July 14, 2020, 09:34:07 AM
Forum Rules: Read This Before Posting


Topic: NMR and nickel complex. Can it be done?  (Read 19188 times)

0 Members and 1 Guest are viewing this topic.

Offline smurf88

  • New Member
  • **
  • Posts: 4
  • Mole Snacks: +0/-0
NMR and nickel complex. Can it be done?
« on: March 28, 2010, 11:37:44 AM »
Hi.

I produced a nickel complex with a thiosemicarbazone ligand.
I wanted to use NMR for the analysis. But can we use NMR to characterize nickel complex?
Nickel is a d8

I heard that we can't do NMR for nickels. I read in journals that they do NMR for nickel complexes. I am confused.
Please help me.
Thanks in advance

Offline Grundalizer

  • Full Member
  • ****
  • Posts: 257
  • Mole Snacks: +19/-31
Re: NMR and nickel complex. Can it be done?
« Reply #1 on: March 28, 2010, 06:24:00 PM »
No idea, but I'd be interested.  I know NMR is good for organic compounds...but something like a metal complex would have "strange" (compared to C-H) bonding, so I don't know how well the NMR reading could be interpreted...but I'll be following this thread so I can figure it out.

Offline smurf88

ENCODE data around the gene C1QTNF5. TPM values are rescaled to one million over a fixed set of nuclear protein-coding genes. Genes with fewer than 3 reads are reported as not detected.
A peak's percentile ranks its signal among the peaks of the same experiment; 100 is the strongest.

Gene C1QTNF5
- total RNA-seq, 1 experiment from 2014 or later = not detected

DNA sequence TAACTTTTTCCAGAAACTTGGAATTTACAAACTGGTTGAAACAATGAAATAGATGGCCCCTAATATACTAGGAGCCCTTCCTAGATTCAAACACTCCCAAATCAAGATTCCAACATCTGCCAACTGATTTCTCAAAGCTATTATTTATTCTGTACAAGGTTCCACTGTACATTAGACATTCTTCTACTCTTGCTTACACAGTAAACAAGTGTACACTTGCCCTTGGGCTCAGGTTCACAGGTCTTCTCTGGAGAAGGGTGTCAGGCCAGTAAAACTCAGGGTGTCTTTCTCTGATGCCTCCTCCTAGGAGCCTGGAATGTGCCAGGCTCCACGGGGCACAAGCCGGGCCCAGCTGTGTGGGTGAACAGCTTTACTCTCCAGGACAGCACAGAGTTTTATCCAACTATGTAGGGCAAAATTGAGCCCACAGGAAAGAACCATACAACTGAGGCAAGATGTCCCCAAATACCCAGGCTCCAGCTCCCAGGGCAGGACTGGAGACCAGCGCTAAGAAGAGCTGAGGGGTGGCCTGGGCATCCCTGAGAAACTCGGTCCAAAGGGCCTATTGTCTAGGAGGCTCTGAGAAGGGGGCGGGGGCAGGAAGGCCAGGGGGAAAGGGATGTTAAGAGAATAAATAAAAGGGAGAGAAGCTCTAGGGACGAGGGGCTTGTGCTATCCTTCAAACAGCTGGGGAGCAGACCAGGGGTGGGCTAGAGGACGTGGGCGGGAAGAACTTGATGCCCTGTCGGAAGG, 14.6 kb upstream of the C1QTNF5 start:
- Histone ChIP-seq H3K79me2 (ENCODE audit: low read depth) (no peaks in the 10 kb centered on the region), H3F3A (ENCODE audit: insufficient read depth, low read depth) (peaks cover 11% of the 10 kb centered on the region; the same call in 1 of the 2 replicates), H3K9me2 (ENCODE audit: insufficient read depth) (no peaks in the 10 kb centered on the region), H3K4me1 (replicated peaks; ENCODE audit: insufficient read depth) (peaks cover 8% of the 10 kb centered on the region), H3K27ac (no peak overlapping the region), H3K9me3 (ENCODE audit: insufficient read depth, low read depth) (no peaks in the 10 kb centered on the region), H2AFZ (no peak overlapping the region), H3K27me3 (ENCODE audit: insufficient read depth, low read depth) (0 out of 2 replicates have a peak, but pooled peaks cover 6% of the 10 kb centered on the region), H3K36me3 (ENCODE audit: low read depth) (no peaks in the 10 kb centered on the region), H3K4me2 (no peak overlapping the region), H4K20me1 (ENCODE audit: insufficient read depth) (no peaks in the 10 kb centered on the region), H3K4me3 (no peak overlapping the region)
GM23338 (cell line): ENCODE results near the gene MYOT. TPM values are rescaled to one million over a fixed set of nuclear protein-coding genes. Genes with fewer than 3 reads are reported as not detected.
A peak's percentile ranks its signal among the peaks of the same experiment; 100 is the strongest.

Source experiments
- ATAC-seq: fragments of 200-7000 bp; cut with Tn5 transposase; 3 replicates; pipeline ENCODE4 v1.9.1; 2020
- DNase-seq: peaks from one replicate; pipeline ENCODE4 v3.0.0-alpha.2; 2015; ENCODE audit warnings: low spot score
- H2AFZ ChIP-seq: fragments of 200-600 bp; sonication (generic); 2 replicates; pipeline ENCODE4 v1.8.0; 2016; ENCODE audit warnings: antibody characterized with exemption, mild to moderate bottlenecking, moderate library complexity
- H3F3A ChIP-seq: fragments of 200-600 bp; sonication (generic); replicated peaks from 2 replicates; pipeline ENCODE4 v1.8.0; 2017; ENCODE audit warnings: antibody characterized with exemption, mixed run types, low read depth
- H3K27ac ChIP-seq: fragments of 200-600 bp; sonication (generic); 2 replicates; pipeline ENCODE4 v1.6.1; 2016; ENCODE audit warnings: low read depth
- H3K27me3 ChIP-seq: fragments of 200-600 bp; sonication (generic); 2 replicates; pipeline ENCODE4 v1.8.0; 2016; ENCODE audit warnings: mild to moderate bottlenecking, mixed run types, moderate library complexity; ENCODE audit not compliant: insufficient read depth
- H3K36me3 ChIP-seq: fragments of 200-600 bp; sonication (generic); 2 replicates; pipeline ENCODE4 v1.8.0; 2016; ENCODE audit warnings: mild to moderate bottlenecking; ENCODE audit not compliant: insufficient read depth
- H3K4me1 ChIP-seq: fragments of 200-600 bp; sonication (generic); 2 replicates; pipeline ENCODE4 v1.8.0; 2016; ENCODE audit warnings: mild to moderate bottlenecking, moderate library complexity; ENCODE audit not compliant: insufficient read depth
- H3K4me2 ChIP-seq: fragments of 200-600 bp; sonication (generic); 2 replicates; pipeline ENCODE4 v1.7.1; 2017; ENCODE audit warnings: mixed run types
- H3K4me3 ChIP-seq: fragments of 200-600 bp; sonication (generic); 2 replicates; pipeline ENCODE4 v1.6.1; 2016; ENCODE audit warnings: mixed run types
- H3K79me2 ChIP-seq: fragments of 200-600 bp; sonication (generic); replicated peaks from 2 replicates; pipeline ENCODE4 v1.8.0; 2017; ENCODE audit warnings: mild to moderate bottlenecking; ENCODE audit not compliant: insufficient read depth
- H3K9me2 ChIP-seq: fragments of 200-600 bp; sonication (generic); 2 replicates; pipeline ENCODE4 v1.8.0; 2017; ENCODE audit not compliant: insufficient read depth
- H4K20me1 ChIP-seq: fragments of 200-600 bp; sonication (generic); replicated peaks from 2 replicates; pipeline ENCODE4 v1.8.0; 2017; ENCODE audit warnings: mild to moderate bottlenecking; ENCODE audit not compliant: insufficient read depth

• New Member
  • **
  • Posts: 4
  • Mole Snacks: +0/-0
Re: NMR and nickel complex. Can it be done?
« Reply #2 on: March 31, 2010, 09:50:05 AM »
Hi  :)

For a nickel complex, I need to determine whether it's a paramagnetic or diamagnetic compound first before I can proceed to NMR.
In order to know,characterization using  magnetic susceptibility can determine whether it's diamagnetic or paramagnetic.
If the nickel compound is found to be paramagnetic,then we can't do NMR for the complex.
I'm not too sure actually ;D.

 ???

Offline verpa

  • New Member
  • **
  • Posts: 7
  • Mole Snacks: +1/-0
  • Gender: Male
    • Loose Morels
Re: NMR and nickel complex. Can it be done?
« Reply #3 on: April 02, 2010, 11:19:48 AM »
Actually, it's quite possible to run NMR on paramagnetic compounds.  My grad project was making organometallic iron compounds....as you might guess, relatively few of them were diamagnetic.